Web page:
I enjoyed my Simplify Family Life series so much, I’m going to keep adding to it. I hope you don’t mind. This post is about how following through with natural consequences makes parenting simpler.
When my kids believe that I’m going to do what I say I’m going to do, parenting is so much easier. I’ll come back to this point later.
The girls and I went to Old Grandma’s house last week. While we were there, I noticed that Grace had picked up a new habit. She was chewing on her hair.
Hair that has been chewed gets crunchy, crusty. It gets tangled and matted. Hair brushing – already a chore – becomes a veritable nightmare, especially if there are several separately chewed strands.
Her hair wasn’t that long, not quite skimming her shoulders.
Don’t get me started on the bangs. My biggest pet peeve when I was a teacher was hair hanging over kids’ faces, and now my own progeny lets her hang down like that, no matter how often I pull it back!
Talk about vexing.
If you look closely at the hair on the left side of her face, you can see one very dark strand – the wet one I’d just pulled out of her mouth.
Anyway, we were at Old Grandma’s house for a few days when I noticed Grace chewing on her hair. I told her to stop or else I’d have her hair cut short enough that it wouldn’t reach her mouth.
As soon as the words left my mouth, she eyed me. I’m pretty sure she was thinking you wouldn’t! Frankly, I wasn’t sure.
She didn’t stop chewing.
Even though she’d been doing it only a few days, hair chewing had already become a nervous habit. She chewed her hair when she was bored, when she was tired, when she was scared, and pretty much the rest of her waking moments.
I took her hair out of her mouth at least 17 times on Friday.
I couldn’t do anything about it that day. We were at Old Grandma’s, way out in the boonies.
I couldn’t do anything about it the next day. We were still at Old Grandma’s.
On Monday, on the way home from art class, I pulled up in front of Kids Kutters. Am I getting a hair cut? she asked.
“Yep,” I replied, offering no further explanation.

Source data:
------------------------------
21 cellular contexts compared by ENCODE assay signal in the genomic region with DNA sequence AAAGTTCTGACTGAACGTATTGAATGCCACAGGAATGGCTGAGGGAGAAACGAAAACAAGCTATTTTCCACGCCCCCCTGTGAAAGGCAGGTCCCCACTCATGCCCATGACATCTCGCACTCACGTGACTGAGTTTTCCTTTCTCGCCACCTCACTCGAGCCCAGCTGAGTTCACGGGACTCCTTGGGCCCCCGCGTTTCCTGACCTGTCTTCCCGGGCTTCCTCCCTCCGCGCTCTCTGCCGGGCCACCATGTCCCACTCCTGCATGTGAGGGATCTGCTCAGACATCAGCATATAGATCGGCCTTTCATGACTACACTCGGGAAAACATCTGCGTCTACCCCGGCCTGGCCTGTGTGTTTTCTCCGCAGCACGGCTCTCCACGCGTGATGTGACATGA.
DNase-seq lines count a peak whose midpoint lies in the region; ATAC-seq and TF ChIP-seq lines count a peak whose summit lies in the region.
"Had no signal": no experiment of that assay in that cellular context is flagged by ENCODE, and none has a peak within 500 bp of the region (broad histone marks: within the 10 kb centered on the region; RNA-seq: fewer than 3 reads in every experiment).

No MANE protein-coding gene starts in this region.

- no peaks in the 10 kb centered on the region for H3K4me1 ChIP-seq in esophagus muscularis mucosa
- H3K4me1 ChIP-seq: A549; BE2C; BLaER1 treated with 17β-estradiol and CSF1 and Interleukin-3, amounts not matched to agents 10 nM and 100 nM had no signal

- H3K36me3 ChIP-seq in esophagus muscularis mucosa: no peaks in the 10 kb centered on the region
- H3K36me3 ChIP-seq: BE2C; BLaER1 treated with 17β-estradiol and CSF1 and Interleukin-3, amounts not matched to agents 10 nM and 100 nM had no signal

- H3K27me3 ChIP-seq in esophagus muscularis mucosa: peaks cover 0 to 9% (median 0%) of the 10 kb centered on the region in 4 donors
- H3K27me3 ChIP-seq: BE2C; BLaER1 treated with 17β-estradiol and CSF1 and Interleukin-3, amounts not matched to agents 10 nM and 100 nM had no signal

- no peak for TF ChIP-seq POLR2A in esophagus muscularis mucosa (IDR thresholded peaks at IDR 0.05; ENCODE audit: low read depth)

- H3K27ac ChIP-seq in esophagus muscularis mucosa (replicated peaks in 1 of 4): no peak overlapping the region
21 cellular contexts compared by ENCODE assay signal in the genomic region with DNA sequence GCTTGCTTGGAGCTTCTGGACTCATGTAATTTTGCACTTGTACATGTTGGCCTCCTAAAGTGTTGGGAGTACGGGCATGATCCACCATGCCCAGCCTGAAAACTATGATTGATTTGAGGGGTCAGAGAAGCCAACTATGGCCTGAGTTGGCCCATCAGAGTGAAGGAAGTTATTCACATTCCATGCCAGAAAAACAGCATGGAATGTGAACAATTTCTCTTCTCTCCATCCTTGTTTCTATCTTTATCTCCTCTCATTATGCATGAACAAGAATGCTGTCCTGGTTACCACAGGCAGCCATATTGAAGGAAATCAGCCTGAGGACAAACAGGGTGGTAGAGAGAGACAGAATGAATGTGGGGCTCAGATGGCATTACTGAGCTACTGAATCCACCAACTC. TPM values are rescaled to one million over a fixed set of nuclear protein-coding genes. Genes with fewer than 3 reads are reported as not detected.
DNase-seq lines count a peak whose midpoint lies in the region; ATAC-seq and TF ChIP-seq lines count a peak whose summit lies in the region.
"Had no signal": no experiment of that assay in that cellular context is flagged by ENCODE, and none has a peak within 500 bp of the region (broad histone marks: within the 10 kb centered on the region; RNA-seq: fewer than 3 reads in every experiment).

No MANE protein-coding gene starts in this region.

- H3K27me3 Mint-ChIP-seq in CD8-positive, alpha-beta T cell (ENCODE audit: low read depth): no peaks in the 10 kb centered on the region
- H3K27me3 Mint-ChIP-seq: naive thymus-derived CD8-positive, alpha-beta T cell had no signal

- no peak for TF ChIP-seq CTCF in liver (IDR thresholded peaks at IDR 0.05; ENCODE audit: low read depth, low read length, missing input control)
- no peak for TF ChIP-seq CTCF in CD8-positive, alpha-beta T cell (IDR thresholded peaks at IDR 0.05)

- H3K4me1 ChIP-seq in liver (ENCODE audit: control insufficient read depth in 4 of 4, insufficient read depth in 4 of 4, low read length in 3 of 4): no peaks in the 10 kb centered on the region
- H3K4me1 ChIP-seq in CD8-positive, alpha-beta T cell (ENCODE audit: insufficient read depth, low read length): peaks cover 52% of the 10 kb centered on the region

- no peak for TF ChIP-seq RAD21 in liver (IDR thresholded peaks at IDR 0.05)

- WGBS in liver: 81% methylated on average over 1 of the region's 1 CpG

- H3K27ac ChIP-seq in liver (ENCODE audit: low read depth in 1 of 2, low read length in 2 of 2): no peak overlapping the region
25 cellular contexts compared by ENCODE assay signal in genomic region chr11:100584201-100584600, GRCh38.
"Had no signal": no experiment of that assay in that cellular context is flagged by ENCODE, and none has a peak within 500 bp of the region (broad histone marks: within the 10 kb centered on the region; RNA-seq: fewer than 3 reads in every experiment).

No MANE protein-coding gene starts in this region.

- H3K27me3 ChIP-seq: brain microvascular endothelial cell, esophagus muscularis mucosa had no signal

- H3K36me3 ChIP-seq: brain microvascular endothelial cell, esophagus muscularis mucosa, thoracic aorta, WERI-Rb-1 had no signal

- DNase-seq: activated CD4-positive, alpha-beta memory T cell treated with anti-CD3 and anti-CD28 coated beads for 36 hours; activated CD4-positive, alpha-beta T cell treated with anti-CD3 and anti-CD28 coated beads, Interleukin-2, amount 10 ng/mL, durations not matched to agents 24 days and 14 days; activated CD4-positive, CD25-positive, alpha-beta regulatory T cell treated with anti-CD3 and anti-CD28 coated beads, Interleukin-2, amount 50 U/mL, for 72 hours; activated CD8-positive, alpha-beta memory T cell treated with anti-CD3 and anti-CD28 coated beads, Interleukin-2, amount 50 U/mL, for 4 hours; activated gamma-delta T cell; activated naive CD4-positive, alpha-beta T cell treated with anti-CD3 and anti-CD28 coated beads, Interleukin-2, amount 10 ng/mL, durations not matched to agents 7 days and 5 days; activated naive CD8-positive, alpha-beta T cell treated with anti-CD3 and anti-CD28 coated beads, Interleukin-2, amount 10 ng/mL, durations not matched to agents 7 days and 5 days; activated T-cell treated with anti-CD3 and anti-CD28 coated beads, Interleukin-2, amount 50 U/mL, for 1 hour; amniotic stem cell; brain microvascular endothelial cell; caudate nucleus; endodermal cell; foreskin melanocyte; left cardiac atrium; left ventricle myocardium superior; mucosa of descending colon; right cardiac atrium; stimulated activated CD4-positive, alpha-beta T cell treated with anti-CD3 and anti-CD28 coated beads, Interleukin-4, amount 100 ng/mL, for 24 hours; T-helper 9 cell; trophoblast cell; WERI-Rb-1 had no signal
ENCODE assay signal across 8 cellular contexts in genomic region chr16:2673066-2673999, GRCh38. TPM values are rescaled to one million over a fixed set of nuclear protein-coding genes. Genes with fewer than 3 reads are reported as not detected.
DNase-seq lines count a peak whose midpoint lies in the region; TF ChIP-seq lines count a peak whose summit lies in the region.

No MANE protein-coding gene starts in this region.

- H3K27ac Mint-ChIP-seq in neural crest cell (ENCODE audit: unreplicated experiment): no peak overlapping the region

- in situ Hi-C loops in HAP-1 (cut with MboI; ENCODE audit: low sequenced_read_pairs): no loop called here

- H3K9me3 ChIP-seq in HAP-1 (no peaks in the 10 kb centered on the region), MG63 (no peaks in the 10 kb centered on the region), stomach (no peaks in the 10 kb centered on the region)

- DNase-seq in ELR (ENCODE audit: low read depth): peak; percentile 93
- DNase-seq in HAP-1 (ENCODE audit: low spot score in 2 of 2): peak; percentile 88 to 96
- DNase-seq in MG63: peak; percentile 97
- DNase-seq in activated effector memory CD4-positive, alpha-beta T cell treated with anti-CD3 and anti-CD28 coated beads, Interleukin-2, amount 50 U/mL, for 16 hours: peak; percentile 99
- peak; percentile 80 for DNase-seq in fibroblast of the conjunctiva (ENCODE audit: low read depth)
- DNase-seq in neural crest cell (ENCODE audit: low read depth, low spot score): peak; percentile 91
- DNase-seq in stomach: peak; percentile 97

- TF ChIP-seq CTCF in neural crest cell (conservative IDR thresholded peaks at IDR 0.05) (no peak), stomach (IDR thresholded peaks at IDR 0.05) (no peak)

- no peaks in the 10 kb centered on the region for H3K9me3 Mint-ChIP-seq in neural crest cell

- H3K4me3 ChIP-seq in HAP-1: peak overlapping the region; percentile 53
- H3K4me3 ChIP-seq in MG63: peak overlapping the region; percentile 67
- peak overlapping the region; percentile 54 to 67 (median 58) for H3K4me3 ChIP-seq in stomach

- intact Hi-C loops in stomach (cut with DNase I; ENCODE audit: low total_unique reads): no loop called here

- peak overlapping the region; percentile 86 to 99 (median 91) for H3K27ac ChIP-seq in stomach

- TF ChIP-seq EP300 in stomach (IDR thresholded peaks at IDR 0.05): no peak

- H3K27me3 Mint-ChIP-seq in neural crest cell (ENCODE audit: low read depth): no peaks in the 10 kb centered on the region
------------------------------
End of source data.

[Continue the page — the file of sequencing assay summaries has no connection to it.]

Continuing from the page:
When it was our turn, the stylist asked what kind of hair cut Grace wanted. Before she could say anything, I jumped in. “Grace’s hair needs to be short enough that it won’t reach her mouth.”
She asked me a few questions about bangs (which had pretty much grown out without our really trying) and stacking (which she had to explain to me), and we settled on a short bob.
I thought further discussion with Grace would belabor the point. She knew exactly why she was getting a haircut, and she didn’t need to hear about my feelings or my frustration or how I wish she’d listen to me.
It wasn’t about me.
That child is almost five years old. She is not a preschooler any more; she is halfway through kindergarten.
I love the haircut. I love her sweet little face without bangs, and I love how her hair is so easy to brush. That’s irrelevant, too.
The stop chewing your hair haircut was a wild success, and here’s why:
1. I warned her of the consequence of her behavior, should it continue. Grace knew exactly what would happen if she continued chewing her hair because I told her. There was no emotion, no anger, no tears.
2. She knew the consequence of chewing her hair. The chewing continued. I wondered briefly if she could stop; I tried to talk myself into excusing her behavior because of anxiety or nerves. Ultimately, though, her reasons don’t matter. It doesn’t matter whether she tried to stop chewing her hair or not. I had drawn a line in the sand, and I had to follow through.
3. I didn’t lose my cool. This was the most important part. I was completely frustrated that she wouldn’t or couldn’t stop chewing her hair, but I didn’t let her know it. The facts were the facts, and I kept emotions out of the situation.
Parenting is so hard so much of the time, but following through on a hard consequence ultimately makes my life easier. The next time I tell her to stop doing something, she will (hopefully) remember that Momma means business.
© 2012, Tara Ziegmont. All rights reserved.